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Collaborative Collection Development: Engaging Liaisons & Sharing Information
Alana Verminski, Collection Develo...
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Collaborative Collection Development: Engaging Liaisons & Sharing Information _ 2015 Charleston Conference

Librarians at the Bailey/Howe Library of the University of Vermont found themselves in a challenging situation at the start of the 2016 fiscal year. Facing nearly unprecedented budget reductions, librarians were forced to assess current collections and expenditures, and look ahead to an uncertain future. With a critical eye on existing collection development practices, Bailey/Howe librarians embraced a spirit of collaboration and piloted a new evaluation project which engaged librarian liaisons and supported a more informed renewal decision-making process.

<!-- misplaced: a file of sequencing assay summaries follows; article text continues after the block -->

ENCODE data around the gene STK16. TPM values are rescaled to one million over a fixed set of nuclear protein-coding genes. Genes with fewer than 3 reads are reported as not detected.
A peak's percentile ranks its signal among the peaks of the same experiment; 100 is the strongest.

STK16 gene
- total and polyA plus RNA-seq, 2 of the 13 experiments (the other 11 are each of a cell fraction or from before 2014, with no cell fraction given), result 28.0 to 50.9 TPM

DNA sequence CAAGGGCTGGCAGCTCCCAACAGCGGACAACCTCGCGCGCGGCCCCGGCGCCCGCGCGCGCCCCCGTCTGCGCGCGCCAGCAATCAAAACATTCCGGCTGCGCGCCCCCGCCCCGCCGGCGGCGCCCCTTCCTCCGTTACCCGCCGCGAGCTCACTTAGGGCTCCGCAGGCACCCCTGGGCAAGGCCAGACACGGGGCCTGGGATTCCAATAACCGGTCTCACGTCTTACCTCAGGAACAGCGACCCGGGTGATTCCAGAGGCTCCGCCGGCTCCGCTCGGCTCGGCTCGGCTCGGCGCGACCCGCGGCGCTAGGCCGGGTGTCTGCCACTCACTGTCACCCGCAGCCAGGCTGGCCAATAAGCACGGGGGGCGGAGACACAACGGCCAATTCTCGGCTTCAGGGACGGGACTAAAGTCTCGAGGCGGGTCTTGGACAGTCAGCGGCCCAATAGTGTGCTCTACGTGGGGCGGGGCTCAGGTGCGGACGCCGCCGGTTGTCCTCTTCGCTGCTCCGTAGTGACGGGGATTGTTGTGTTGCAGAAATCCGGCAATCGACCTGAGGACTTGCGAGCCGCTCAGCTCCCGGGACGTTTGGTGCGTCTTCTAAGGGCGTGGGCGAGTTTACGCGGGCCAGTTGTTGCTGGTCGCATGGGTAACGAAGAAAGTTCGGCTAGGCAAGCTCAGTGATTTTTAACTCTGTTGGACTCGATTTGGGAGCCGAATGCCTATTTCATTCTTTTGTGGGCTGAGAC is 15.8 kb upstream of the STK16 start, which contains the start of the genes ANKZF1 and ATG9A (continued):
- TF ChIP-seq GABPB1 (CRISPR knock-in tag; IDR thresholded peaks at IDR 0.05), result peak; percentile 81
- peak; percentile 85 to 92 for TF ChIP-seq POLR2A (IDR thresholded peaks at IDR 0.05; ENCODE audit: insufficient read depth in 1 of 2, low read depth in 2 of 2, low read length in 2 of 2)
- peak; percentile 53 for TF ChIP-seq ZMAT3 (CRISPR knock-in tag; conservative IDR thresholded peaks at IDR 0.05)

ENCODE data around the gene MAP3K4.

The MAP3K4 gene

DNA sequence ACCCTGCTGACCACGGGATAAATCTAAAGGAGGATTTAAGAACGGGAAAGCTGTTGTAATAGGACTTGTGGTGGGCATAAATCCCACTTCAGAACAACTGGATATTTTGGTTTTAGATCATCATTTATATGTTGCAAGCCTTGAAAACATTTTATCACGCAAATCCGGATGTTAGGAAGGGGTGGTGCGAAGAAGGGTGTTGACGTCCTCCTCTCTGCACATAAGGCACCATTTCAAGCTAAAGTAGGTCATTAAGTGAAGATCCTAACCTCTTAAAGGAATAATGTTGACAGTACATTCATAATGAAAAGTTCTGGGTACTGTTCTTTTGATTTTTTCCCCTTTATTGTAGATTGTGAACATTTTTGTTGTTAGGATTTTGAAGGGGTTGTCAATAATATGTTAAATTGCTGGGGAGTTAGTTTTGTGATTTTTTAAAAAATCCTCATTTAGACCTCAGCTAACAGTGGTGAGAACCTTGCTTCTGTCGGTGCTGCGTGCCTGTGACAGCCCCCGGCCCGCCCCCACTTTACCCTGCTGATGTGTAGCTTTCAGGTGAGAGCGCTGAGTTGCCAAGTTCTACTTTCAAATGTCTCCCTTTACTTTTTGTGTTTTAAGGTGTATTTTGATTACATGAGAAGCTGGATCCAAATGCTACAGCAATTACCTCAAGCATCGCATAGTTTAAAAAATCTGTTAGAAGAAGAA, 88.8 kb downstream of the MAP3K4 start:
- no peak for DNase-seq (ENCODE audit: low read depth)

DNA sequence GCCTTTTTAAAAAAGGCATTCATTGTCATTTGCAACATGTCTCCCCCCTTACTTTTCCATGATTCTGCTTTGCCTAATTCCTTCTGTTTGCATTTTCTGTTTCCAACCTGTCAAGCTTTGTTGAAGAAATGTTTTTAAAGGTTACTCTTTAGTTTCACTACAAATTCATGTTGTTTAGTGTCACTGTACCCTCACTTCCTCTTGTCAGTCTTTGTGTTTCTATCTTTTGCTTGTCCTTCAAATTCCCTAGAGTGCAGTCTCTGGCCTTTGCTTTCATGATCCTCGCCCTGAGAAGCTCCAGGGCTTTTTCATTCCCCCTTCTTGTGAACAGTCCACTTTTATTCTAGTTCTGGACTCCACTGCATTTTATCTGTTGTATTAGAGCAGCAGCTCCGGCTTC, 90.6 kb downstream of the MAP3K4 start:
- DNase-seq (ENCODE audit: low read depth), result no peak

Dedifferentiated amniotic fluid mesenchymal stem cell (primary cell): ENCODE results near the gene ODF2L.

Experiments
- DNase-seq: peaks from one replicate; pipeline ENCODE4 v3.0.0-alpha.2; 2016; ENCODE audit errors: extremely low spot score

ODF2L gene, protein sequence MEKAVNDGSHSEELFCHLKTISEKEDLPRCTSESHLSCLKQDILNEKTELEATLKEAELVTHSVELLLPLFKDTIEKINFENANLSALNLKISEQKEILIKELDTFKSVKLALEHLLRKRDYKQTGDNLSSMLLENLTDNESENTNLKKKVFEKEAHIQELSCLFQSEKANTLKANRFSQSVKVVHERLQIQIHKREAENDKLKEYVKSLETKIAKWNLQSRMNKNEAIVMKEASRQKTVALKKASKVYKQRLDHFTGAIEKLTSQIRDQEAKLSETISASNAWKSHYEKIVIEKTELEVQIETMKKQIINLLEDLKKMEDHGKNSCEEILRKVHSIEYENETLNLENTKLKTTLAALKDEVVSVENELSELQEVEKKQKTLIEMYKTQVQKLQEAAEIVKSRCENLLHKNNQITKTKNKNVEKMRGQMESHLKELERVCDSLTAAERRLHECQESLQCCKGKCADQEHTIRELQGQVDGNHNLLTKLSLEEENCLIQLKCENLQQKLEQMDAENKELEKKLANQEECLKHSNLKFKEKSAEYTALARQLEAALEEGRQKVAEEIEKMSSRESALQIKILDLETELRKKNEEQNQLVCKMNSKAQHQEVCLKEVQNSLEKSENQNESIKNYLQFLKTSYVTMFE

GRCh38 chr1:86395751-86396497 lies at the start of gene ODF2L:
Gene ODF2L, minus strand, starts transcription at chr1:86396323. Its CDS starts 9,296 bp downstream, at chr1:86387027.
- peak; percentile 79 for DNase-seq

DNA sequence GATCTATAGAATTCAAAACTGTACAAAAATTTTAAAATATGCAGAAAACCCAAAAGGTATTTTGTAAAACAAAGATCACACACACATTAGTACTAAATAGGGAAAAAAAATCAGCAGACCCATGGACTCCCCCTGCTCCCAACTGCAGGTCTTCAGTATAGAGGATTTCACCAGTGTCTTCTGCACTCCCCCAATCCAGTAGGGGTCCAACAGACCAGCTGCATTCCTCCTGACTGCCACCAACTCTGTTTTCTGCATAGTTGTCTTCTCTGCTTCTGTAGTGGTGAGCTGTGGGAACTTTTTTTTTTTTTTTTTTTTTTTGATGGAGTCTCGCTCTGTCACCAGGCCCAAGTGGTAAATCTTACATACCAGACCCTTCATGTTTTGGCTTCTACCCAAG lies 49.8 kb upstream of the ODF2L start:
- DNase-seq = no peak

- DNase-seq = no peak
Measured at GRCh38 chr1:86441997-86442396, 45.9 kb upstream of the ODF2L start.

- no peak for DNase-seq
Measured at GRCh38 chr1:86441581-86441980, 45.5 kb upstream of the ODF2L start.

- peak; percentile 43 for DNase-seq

The collection development librarian worked closely with the liaison program director to design a project which asked liaisons to rank the library’s electronic resources. The project required liaisons to provide feedback on existing resources in a holistic manner, which would be used by the Collections Team for renewal and cancellation decisions. This exercise provided the added opportunity for bridge-building between library departments and improved transparency. Liaisons were asked to rank electronic resources in their subject areas and evaluate multidisciplinary resources as a group. The collection development librarian supplied liaisons with resource lists which contained current and historic pricing and usage information. Additionally, the collection development librarian met with liaisons to discuss usage statistics and developed a quick reference sheet about usage data for liaisons to consult as needed. Although budget reductions are an unfortunate, yet common, reality in most academic libraries, the approach taken by Bailey/Howe librarians laid a foundation for collaborative collection development and liaison engagement.